BYRD WATCHING: with David Crosby

by Norman Warwick

Colin Locker was kind of The Fonz character of the year I spent at college in 1968. The girls swooned as he walked by, the guys mostly pretended not to notice him, scared to look in his direction, except for the Richy and Potsie characters and Ralph Malph, who when I started watching Happy Days, most reminded me of myself. I was out on campus looking for a kick-about football match, one day when Colin ¨Fonz´ Locker came striding quickly towards me. The area quickly became deserted and the tune to High Noon could be heard at full and menacing volume.

My knees were quaking as The Fonz dropped the bundle he was carrying into my hands. I looked down at a collection six or seven albums laying on my opened palms, ¨What are these?¨I asked in a trembling voice. ¨The Byrds´ he informed me. ´Watch them. Listen to them. Follow them¨  I did, so come join us as we return to those sidetracks and detours along which we always seemed to be accompanied by David Crosby-

The day that Colin Locker gave me his collection of albums by The Byrds was a turning point in my life. I had heard of The Byrds, and enjoyed their Dylan-esque singles but at the time had never heard a whole album by them. I was, though, on the cusp of a life-long love of Americana music, exemplified as I thought at the time by the music of the Monkees and their great songwriters. But sitting at my bedroom window to watch The Byrds in flight took me, figuratively and spiritually, around the world.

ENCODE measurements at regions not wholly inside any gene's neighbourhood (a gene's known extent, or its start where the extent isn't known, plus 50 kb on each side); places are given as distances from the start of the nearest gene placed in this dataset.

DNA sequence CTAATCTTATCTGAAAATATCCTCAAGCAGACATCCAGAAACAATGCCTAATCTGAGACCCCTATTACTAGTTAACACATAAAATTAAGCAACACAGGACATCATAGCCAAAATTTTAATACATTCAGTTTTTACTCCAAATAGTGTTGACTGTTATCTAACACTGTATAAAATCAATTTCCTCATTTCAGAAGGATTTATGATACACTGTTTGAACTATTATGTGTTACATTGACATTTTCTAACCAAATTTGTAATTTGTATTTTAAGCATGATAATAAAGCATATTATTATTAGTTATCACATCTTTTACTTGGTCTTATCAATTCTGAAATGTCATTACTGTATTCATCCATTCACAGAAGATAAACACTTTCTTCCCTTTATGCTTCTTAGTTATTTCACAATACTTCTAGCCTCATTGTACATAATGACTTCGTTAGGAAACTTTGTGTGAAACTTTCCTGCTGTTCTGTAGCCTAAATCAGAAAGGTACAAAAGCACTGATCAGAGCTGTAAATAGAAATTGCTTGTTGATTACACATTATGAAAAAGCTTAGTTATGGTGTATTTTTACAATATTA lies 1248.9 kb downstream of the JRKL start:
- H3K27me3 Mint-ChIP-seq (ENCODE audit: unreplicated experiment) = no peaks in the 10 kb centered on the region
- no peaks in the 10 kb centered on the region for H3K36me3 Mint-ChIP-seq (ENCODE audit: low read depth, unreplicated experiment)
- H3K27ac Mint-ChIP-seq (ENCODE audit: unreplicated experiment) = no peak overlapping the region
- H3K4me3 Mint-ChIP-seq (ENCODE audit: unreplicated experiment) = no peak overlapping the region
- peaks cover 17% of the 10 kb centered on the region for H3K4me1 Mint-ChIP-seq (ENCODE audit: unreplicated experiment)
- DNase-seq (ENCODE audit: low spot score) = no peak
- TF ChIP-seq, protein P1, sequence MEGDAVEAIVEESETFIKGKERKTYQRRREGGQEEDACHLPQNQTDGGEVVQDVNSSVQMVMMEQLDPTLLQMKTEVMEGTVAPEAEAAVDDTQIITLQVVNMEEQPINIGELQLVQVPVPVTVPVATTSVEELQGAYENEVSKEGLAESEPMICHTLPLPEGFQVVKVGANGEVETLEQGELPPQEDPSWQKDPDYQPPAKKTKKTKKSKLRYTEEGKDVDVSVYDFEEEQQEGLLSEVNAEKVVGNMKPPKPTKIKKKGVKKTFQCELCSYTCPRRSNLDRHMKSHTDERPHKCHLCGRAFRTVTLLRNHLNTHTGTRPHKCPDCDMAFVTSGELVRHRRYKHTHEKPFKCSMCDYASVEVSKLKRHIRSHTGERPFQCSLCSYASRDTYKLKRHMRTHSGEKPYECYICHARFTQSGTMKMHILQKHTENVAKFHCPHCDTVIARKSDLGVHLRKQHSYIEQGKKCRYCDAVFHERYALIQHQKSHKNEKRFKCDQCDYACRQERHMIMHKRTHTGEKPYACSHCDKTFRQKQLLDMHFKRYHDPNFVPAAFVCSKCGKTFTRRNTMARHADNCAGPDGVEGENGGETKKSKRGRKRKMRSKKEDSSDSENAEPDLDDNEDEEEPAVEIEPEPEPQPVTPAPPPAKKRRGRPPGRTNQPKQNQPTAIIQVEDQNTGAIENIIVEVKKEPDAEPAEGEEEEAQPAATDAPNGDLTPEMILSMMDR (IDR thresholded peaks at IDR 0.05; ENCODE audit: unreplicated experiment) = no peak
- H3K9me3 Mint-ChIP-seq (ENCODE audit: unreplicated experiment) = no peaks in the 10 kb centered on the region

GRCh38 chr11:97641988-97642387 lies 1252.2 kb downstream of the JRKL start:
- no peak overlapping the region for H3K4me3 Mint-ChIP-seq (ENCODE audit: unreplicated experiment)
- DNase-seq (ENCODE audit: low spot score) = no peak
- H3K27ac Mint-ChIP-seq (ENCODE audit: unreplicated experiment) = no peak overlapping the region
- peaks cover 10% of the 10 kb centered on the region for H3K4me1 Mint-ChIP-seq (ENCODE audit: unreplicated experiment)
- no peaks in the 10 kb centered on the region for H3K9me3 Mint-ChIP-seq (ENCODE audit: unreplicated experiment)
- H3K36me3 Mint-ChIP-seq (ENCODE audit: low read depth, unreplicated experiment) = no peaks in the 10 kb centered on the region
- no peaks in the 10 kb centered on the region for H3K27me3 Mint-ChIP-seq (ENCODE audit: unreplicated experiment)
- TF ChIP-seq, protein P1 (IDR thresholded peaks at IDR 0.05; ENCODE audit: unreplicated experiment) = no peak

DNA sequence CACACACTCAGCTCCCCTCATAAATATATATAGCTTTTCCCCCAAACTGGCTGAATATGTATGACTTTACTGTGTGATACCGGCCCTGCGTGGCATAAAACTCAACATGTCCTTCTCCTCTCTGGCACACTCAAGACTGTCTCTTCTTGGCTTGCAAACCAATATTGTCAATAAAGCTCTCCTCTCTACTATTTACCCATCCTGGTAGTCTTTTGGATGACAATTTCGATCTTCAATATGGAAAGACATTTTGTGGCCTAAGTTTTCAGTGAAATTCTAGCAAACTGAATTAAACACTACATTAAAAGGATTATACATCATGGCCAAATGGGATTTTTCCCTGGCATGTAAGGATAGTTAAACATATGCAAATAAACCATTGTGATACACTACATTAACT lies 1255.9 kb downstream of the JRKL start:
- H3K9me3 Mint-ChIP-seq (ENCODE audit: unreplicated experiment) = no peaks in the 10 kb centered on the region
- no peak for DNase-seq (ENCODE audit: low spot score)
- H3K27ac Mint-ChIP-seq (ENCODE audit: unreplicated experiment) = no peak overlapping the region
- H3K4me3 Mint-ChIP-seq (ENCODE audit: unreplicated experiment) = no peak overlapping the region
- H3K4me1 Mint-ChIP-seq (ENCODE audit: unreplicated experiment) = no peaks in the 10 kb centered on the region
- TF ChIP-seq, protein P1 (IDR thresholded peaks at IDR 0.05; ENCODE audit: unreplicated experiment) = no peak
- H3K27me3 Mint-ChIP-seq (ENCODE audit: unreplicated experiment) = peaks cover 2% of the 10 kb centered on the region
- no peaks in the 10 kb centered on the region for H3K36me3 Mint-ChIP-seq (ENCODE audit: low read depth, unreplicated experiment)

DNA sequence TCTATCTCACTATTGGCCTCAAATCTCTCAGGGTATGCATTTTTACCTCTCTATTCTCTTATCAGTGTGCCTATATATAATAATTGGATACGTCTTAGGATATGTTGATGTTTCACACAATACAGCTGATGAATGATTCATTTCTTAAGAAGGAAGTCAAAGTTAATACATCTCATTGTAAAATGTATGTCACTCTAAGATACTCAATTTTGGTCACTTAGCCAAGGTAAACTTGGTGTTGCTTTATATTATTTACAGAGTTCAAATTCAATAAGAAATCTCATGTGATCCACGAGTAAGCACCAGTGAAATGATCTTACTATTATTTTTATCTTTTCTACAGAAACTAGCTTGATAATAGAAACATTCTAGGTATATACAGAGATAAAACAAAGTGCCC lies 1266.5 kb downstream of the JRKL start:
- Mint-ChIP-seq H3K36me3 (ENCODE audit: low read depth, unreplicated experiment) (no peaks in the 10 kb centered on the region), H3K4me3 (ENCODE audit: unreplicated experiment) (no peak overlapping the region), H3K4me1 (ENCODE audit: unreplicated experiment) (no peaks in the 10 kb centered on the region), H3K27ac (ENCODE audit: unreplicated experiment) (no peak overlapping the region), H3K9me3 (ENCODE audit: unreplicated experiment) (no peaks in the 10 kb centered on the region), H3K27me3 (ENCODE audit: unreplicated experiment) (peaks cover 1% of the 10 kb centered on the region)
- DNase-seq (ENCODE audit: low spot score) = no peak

One of those albums, though, had a liner note that spoke of a live Byrds gig at which  David Crosby ´smiled down beatifically´ at the dancers. I didn´t then know what that advert meant but I later learned it was a perfect description of Crosby at his most laid-back (or spaced out).

David Van Cortlandt Crosby (August 14, 1941 – January 18, 2023) was an American singer, guitarist, and songwriter. He was a founding member of both the Byrds and Crosby, Stills & Nash, and also embarked on a solo career.

Crosby joined the Byrds in 1964. They had their first number-one hit in 1965 with a cover of Bob Dylan‘s “Mr. Tambourine Man“. Crosby appeared on the Byrds’ first five albums and produced the original line-up’s 1973 reunion album. In 1968, he formed Crosby, Stills & Nash (CSN) with Stephen Stills and Graham Nash.

After the release of their debut album, CSN won the Grammy Award for Best New Artist of 1969. Neil Young joined the group for live appearances, their second concert being Woodstock, before recording their second album Déjà Vu. Meant to be a band that could collaborate freely, Crosby & Nash recorded three gold albums in the 1970s, while the core trio of CSN remained active from 1976 until 2016. Crosby, Stills, Nash & Young (CSNY) reunions were held in each decade from the 1970s through the 2000s.